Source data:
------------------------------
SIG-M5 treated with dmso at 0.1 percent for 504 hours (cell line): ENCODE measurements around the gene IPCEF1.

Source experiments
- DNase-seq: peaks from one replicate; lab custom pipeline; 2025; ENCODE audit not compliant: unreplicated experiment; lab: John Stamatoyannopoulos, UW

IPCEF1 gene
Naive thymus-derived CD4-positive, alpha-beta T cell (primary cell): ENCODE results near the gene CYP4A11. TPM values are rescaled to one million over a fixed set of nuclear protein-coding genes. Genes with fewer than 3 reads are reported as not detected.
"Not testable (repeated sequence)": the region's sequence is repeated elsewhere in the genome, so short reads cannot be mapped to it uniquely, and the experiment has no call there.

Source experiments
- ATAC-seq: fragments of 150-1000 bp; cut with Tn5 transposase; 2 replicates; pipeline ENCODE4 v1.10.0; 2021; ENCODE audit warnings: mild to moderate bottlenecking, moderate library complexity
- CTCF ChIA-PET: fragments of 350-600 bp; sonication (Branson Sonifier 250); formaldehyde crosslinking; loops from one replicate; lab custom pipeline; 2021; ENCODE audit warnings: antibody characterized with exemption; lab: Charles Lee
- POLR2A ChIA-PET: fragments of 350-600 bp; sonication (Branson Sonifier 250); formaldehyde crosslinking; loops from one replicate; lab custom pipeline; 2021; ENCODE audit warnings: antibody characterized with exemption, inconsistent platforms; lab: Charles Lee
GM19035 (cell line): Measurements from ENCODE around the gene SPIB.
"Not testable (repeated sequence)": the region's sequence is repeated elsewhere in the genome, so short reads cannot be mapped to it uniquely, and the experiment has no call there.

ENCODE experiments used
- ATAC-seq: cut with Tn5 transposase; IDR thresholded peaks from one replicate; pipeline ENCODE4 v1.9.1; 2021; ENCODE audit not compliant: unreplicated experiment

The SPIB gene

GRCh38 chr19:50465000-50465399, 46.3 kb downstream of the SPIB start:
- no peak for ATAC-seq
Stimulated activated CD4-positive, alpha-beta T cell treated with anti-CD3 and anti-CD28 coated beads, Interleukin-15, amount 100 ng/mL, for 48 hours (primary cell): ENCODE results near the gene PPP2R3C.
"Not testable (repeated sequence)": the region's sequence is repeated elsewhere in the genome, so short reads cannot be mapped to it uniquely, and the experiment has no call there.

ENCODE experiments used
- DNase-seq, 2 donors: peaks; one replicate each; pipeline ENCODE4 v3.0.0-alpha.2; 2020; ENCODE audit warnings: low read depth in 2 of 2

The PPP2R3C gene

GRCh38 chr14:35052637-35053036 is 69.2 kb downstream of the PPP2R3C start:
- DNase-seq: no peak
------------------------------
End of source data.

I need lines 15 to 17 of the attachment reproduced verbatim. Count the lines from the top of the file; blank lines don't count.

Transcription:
The SPIB gene

GRCh38 chr19:50465000-50465399, 46.3 kb downstream of the SPIB start:
- no peak for ATAC-seq